[Edu-sig] Re: easy for beginners, even children

Michael McLay mmclay at comcast.net
Thu Apr 15 08:50:52 EDT 2004

On Thursday 15 April 2004 2:26 am, Terry Hancock wrote:
> On Wednesday 14 April 2004 05:54 pm, Daniel Ajoy wrote:
> > > But why would they say "set 2 equal to 3" if they want
> to
> > > know "is 2 equal to 3"?
> >
> > Because 2 = 3 is what they would write on paper.
> >
> > But I agree that it does not take much brilliance to
> > understand that = and == are different things, and when
> > to use each one.
> Actually there's a very important lesson there. One thing
> that takes some appreciation is that programming (well,
> procedural programming) is *prescriptive*, not
> *descriptive*, which makes it different from, say algebra.
> I mean:
> x = x + 1
> is an extremely common thing to do in programming (so common
> we have a shortcut
> x += 1
> ).
> But that's obviously a false statement in algebra.
> Therefore it's really important to point out that we are
> doing two fundamentally different things when we are
> *assigning* a value and when we are *testing* a value.

If might be helpful to explain that algebra is also an arbitrary syntax. It 
just happens to have several hundred years of refinement and general 
acceptance by the mathematics community. (The design of computer languages 
are constrained by historical and pragmatic keyboard and display device 
limitations. These limitations were part of the motivation for the special 
encoding of expressions in programming languages.) It can also be pointed out 
that just as there are an infinite number of possible algebra languages 
possible, there is also an infinite number of possible computer languages 
possible. Python, like all computer languages, defines a concrete syntax that 
is agreed upon as as the rules for expressing how a program should operate. 

Python could have just as easily have spelled '==' with '.eq.'. That is the 
spelling for an equality symbol in other languages. If you wanted to make it 
more like COBOL the spelling of this operation might have been spelled 
'.IS_EQUAL_TO.', but that would be very painful to keyboard compared to '=='. 
The decision on the spelling of symbols is an aesthetic choice. This 
arbitrary assignment of a symbol is no different than the arbitrary spelling 
of the word 'esthetic'. Just as the word 'centre' is the same word as 
'center'. The "correct" spelling is a customary choice of different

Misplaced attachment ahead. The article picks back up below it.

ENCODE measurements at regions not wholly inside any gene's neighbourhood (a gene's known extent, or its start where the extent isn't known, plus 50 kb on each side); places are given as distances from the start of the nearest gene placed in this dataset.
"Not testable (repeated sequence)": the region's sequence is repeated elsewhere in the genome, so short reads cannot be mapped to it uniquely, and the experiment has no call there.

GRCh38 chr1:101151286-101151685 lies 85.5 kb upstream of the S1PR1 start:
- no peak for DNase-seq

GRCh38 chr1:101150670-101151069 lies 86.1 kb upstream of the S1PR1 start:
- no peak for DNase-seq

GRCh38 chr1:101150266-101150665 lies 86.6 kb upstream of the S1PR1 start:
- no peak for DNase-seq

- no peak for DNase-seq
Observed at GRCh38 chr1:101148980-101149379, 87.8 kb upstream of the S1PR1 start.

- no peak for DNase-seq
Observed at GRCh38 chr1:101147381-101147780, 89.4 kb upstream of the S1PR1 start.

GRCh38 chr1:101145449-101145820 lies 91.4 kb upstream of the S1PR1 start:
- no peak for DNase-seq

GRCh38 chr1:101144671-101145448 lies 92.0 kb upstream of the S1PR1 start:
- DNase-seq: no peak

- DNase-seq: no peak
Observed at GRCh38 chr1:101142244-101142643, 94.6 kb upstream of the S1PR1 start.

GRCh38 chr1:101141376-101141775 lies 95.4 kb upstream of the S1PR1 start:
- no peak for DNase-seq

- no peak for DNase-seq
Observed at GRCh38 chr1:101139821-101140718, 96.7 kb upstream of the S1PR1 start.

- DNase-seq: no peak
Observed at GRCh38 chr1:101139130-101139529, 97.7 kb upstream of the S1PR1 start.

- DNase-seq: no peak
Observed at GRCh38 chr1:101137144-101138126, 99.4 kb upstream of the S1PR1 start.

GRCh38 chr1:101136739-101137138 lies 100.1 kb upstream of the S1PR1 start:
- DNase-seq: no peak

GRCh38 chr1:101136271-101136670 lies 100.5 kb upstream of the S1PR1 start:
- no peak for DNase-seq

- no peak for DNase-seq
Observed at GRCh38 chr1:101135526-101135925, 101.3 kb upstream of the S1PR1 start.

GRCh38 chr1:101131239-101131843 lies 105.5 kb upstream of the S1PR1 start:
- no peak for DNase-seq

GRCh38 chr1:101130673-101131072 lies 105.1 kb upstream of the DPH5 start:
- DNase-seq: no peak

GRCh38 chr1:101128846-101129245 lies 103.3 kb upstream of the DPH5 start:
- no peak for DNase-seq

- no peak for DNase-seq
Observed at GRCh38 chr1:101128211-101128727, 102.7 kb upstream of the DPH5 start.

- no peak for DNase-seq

countries. The spelling choices for Python were selected by the BDFL. One 
innovation of Python is there are fewer ways to express the same concept and 
there is generally one way that is considered more correct than any other in 
most circumstances. This make it much easier to read other peoples writting 
in Python. It's his language. If a student complains about the BDFL's choices 
for the Python syntax rules then I suggest a few hours of instruction on the 
rules of Perl to enlighten them on the alternative:-)

> Even if the syntax let us confuse these two operations (as
> it could -- Python doesn't really need two different
> symbols for these operations since the assignment is
> illegal in tests), it's still a good thing to learn.

Reusing the same spelling for both assignment and equality would present 
problems in expressions.
>>> a = 1
>>> b = 4
>>> a = b == 3
>>> a
>>> a = b = 3
>>> a
>>> b

> Algorithms are fundamentally different from equations, and
> this is a good place for the student to learn something. A
> potential "Aha!" moment, in fact.

As far as case sensitivity is concerned, there are times when the semantics of 
a sentence can be derived from the case used in spelling a word. For 

The president of GM told the President, "What's good for GM is good for 
America". The President had no comment.

It is very clear from this sentence that the President of the United States 
was the person who had no comment. Sometimes capitalization does matter in 
English. The first word in a sentence is capitalized. Proper nouns are 
capitalized. Python has defined a very restrictive rule on how names are 
treated in the language. This is another example of a simplification that 
make it easier to read software written by someone else. It eliminates the 
creation of arbitrary styles for writing names in programs. When a student 
asks why case matters, simply ask why it shouldn't matter. If they think it 
would be easier to use Python if they can be inconsistent in their use of 
case, then they have the answer. Python helps teach that consistency matters.

I think the point to learn from these examples is that learning to program can 
be a good tool for teaching the importance of accuracy in the expression of 
ideas. If you make the mistake in an English paragraph the human parsing the 
sentence may make an arbitrary assumption of the meaning, or they may point 
out the ambiguity. The computer program will not make arbitrary decisions. 

I think it is great that programming is an opportunity to improve a student's 
writing skills. Decades ago, high school students heading for college were 
taught Latin. Teaching this dead language helped teach students more about 
how languages are structured. To a small degree computer programming is an 
opportunity to replace this lost art.

More information about the Edu-sig mailing list